Wednesday, February 15, 2012

Day 301 - 12 Angry Men

12 Angry Men (1957) directed by Sidney Lumet

12 Angry Men is one of my all time favorite movies but I haven't seen it in years so I figured it'd be okay to watch it again. Plus I've been dying to check out the Criterion Blu-ray that's been sitting on my shelf for a month. What I love so much about this film is that it is a gripping drama that keeps you captivated simply by people acting. Just stick twelve actors in a small room with a camera and you have one of the best movies of all time.

The film is a courtroom drama where we must figure out if a kid is guilty of murder. If convicted he goes to the electric chair, if not he walks, plain and simple. Except nothing is that simple when it comes to deciding the fate of someone's life. From the onset it seems like an open and shut case and that the decision may take just five minutes. The jurors vote and one by one they all raise their hands for guilty, except for one man, juror number 8 (Henry Fonda). It is important to note that Number 8 doesn't necessarily think that the kid is innocent, only that the case is at least worth discussing. It is no easy thing to send a man to his death, nor is it easy for one man to stand up against eleven. In this way the film sort of reminds me of High Noon where one man must stand alone. 12 Angry Men may be a courtroom drama about law and justice, but it is all built upon a single act of courage.

So we slowly learn about the case second hand through their discussion. We learn about key facts and witnesses and we hear points and counterpoints. The kid may very well be guilty but that is not the point. The great thing about the American legal system is that guilt must be proven beyond a reasonable doubt and slowly but surely doubt creeps into the jurors' minds. But no matter what evidence or testimony is refuted, there are some jurors who are convinced the kid is guilty. We learn a lot about the case, but we learn even more about the jurors. Each has his own distinct personality that we pick up on and are familiar with. This isn't just a collection of people deciding a case but a representative of American society as a whole. They represent the very best of people, logical, compassionate, and humble, and the very worst, angry, prejudiced, and opinionated. It is a film like 12 Angry Men where we realize the beauty in the American legal system and also its fatal flaw, the reliance on people who have their own opinions.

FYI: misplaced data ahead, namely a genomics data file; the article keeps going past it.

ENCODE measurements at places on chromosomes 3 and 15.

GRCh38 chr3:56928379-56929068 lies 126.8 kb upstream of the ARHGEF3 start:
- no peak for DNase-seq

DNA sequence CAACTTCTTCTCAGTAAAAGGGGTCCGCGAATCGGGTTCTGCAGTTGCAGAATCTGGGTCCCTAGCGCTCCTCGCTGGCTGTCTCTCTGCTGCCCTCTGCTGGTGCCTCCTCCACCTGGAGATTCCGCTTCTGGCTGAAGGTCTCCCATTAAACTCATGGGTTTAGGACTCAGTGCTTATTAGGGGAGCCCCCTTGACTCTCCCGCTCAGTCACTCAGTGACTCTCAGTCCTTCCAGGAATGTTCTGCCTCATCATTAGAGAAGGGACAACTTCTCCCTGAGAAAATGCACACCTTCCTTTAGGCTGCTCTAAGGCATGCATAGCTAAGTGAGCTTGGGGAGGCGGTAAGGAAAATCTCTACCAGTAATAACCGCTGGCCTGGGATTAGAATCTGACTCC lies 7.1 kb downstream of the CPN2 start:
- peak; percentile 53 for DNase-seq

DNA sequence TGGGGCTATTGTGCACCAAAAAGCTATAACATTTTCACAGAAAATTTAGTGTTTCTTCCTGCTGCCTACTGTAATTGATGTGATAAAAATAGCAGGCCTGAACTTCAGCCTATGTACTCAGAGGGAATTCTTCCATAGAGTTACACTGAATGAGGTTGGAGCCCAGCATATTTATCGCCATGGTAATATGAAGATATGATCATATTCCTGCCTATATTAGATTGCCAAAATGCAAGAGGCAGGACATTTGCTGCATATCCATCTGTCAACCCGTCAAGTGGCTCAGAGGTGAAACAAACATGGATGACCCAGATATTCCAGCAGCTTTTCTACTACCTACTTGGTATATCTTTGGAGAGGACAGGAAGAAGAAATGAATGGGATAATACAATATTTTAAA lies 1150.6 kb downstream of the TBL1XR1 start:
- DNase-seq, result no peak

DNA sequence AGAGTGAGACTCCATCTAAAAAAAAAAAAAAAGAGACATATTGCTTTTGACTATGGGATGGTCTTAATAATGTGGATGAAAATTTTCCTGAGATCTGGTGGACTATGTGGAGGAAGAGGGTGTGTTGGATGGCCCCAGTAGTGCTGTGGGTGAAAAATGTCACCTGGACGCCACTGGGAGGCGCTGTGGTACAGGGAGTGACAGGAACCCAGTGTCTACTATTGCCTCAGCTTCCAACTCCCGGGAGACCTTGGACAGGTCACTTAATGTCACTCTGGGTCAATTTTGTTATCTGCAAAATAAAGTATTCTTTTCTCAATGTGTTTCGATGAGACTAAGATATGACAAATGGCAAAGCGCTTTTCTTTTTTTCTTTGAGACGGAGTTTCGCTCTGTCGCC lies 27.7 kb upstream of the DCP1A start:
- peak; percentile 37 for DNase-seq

The film packs twelve men together in one stifling room. It is the hottest day of the year and we can see the sweat pouring down their faces. The heat is a not so subtle thematic device used to mirror the tension in the room. They have heated debates, tempers flare and anger erupts. Adding to the tension is the use of the camera which slowly tightens up as the film progresses, making the room feel smaller squeezing in on the jurors. In the beginning the debate is mostly civil with everything shot in medium length. Then we start to see more close ups where we can see the walls and the ceilings closing in as the arguments get more heated. Finally by the end, it is almost suffocating. It would have been so easy to just sit a camera in the front of the room and start rolling, but Lumet adds in this great and effective touch. I could go on and on about this movie, but I think I hit the key points. It's a really great movie that I'd tell anyone who hasn't watched it to do so immediately.

Grade: A

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